You Only Get One Shot with Tenn. Code Ann. § 20-1-119 – The 90-day Extension is Based on the Date of Filing of the First Answer

Tennessee has a unique statute that allows a plaintiff to sue a nonparty tortfeasor alleged to have fault in a negligence case after the expiration of the one-year statute of limitations.  the statute is triggered if a defendant sued within the original statute of limitations period blames the nonparty and the plaintiff either files an amendment to the pending lawsuit or files a separate lawsuit within 90 days of the filing date of the defendant’s answer raising an allegation of the nonparty’s fault.  The statute is Tenn. Code Ann. § 20-1-119.

This statute has been the subject of many appeals in Tennessee, and was most recently addressed by the Middle Section of our Court of Appeals in Morris v. Phillips. 

In this case, the Plaintiff was injured in a multi-vehicle wreck in August of 2010.  Plaintiff sued the Driver and the Record Owner of the vehicle.  In December 2011, Record Owner filed an answer alleging the fault of three Other Tortfeasors.  In July 2012, Driver filed an answer also alleging the fault of the same three Other Tortfeasors.  Plaintiff filed an amended complaint bringing the Other Tortfeasors into the lawsuit in August 2012, which was more than 90 days after the first answer alleging the fault of Other Tortfeasors was filed.  One of the Other Tortfeasors filed a motion to dismiss on grounds that the statute of limitations had expired because of Plaintiff’s failure to file an amended complaint within 90 days of the first allegation of fault against Other Tortfeasors.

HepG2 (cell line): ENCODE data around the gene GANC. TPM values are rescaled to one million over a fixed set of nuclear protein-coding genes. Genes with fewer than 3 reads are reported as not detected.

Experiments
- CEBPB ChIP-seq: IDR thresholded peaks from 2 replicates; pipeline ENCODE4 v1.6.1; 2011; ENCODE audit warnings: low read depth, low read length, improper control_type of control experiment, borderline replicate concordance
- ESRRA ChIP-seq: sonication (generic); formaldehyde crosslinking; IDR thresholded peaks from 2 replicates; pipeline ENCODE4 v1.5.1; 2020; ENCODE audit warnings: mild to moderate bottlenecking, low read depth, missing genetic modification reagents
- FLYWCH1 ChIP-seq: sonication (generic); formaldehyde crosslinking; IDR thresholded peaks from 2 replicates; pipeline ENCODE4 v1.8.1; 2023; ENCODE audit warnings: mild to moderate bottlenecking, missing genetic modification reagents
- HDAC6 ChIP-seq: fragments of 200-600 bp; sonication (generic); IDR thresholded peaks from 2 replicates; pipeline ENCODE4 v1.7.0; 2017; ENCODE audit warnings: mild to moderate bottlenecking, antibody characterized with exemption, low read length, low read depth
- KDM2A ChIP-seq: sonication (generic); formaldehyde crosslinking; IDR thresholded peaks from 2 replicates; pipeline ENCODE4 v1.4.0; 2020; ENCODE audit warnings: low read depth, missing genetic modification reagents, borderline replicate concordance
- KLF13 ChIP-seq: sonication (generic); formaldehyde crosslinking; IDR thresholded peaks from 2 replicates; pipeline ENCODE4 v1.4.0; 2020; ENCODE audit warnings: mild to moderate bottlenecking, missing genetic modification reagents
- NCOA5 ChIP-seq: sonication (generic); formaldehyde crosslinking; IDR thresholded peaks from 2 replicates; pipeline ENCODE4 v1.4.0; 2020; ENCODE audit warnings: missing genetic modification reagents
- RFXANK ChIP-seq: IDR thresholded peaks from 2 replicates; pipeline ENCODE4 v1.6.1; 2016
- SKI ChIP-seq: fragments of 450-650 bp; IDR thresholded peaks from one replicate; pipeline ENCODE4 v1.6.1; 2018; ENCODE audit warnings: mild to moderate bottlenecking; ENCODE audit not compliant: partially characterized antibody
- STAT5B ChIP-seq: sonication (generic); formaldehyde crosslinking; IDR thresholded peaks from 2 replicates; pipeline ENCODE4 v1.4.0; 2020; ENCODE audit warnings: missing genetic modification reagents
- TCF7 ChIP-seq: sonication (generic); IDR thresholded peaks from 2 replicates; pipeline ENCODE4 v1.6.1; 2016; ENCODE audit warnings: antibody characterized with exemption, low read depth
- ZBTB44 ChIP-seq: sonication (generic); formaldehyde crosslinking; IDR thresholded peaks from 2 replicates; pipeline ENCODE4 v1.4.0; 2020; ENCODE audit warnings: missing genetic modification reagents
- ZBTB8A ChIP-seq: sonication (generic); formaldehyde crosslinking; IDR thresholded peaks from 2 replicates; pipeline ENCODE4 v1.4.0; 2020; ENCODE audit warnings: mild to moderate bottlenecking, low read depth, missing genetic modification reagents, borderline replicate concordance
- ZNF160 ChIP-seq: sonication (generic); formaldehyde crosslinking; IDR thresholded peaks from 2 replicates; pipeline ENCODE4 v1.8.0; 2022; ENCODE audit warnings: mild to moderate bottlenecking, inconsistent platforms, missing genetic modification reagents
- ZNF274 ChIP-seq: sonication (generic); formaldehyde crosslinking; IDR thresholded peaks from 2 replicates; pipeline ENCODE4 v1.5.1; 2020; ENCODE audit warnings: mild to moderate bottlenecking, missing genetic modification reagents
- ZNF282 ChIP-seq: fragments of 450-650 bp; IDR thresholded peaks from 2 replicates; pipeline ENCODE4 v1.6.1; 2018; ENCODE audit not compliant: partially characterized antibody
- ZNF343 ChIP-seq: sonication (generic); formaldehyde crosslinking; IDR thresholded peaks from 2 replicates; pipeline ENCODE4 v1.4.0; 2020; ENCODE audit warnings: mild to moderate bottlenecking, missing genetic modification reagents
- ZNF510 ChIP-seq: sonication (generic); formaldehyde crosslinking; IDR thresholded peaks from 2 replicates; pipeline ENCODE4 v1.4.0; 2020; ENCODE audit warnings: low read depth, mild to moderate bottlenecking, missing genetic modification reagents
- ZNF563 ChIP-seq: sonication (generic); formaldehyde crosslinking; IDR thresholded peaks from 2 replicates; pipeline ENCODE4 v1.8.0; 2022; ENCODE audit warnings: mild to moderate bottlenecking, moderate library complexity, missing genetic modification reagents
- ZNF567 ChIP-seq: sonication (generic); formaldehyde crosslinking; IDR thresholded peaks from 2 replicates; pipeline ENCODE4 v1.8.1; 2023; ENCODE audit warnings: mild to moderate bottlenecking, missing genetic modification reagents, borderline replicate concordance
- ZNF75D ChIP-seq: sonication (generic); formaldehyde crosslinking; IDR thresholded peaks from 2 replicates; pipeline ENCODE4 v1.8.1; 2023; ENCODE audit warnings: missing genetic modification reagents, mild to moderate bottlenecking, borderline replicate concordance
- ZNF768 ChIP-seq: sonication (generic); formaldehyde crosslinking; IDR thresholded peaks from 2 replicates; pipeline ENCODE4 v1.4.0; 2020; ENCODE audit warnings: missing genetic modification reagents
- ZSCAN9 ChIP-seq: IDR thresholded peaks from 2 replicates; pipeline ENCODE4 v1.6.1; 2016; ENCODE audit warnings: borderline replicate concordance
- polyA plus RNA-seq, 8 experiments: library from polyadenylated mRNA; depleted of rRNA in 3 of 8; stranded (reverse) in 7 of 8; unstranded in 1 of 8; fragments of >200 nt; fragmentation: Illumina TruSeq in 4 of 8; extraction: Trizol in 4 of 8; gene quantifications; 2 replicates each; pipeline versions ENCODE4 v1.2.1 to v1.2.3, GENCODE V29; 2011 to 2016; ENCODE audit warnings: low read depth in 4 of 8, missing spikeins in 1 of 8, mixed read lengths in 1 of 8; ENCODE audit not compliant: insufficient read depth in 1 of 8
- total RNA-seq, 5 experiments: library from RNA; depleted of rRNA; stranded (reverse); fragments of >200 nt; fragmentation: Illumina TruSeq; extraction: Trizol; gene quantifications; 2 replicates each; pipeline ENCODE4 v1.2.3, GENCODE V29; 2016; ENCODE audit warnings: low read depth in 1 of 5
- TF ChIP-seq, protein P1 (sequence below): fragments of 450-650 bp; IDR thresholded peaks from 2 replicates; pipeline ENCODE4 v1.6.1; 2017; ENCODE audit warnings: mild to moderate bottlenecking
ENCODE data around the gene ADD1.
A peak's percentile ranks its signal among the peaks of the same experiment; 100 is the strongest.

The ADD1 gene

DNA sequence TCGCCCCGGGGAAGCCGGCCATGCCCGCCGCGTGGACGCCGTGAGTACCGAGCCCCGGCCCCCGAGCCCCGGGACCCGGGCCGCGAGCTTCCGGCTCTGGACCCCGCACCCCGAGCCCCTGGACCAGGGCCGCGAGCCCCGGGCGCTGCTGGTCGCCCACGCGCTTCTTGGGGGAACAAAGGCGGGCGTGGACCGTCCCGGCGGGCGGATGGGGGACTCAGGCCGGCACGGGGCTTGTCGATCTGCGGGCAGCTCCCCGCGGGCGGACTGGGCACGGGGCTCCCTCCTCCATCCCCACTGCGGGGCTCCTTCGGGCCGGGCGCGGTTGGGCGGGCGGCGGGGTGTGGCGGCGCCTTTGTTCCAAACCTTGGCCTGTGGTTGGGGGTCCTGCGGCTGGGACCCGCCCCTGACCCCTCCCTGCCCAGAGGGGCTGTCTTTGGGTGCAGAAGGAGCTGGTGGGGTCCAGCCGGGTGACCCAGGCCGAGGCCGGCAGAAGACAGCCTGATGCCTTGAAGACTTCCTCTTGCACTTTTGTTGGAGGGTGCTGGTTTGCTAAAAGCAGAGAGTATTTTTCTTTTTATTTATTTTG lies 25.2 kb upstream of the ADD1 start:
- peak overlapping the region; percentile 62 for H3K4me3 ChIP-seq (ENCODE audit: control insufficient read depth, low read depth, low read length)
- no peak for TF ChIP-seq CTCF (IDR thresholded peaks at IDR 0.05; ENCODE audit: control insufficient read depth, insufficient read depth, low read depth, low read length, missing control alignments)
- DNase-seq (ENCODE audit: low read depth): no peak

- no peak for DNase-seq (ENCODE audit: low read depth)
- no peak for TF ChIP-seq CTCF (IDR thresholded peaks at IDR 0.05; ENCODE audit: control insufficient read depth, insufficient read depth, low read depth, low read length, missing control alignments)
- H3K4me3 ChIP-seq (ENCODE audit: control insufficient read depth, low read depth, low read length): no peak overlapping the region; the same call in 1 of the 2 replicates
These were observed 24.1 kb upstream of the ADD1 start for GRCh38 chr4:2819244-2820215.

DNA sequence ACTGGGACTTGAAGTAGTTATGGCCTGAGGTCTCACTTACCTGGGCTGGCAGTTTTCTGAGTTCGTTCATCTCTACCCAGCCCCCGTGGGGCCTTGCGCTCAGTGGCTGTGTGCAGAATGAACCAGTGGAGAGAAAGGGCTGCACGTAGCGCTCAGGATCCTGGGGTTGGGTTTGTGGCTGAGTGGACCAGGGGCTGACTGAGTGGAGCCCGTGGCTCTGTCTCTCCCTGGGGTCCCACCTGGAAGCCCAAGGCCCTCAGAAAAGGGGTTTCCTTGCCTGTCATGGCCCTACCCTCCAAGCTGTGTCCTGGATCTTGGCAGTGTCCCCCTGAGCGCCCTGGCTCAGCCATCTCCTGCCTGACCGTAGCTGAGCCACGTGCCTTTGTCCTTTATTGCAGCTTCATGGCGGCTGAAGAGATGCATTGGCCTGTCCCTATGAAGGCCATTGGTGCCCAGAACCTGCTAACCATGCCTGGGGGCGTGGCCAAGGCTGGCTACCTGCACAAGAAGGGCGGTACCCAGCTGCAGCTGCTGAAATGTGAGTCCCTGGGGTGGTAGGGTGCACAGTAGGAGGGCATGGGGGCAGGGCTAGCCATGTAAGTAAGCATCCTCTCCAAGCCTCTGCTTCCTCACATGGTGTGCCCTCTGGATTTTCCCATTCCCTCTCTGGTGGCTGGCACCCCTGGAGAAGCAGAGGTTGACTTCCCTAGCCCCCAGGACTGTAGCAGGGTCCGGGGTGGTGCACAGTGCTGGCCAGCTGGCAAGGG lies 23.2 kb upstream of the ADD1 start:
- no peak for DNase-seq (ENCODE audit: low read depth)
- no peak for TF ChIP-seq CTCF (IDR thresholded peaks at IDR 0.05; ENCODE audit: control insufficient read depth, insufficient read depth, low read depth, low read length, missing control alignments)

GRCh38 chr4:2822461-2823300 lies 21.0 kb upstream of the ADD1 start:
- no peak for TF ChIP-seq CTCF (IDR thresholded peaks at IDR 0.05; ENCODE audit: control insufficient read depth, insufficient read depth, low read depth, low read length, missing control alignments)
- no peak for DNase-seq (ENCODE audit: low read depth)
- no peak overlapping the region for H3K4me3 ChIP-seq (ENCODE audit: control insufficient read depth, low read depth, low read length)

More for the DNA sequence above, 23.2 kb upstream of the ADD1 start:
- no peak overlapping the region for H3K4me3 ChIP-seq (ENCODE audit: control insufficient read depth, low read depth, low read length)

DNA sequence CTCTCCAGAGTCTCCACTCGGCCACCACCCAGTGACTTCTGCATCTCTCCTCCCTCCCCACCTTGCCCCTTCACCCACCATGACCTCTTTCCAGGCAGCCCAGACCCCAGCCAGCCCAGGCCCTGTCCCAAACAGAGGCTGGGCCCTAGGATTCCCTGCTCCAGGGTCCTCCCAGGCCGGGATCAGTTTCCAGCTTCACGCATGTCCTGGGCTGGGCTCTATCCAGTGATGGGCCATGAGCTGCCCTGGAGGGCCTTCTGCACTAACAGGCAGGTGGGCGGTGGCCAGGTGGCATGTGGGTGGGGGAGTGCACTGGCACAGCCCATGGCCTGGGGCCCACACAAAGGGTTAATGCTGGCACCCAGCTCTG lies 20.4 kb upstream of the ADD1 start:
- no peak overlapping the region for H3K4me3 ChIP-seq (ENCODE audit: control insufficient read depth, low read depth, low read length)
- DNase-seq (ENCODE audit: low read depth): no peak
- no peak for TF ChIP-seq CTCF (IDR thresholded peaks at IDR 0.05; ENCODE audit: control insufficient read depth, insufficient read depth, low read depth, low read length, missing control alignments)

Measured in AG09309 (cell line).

The trial court denied the motion to dismiss but granted interlocutory appeal.  The Court of Appeals reversed and reiterated that the Plaintiff has 90 days from the first allegation of fault in an answer.  Each new answer from another party alleging a nonparty’s fault does not start the 90 day extension over again.

This result makes perfect sense and is consistent with the plain language of the statute.  For the life of me I don’t see what the plaintiff’s lawyer was thinking in this case.

For other Tennessee cases interpreting TCA Section 20-1-119 click on the link.  For a more detailer explanation and understanding of the law of nonparty liability read Chapter 5 of our book, Tennessee Law of Comparative Fault.  The book is available for purchase by clicking on the link.

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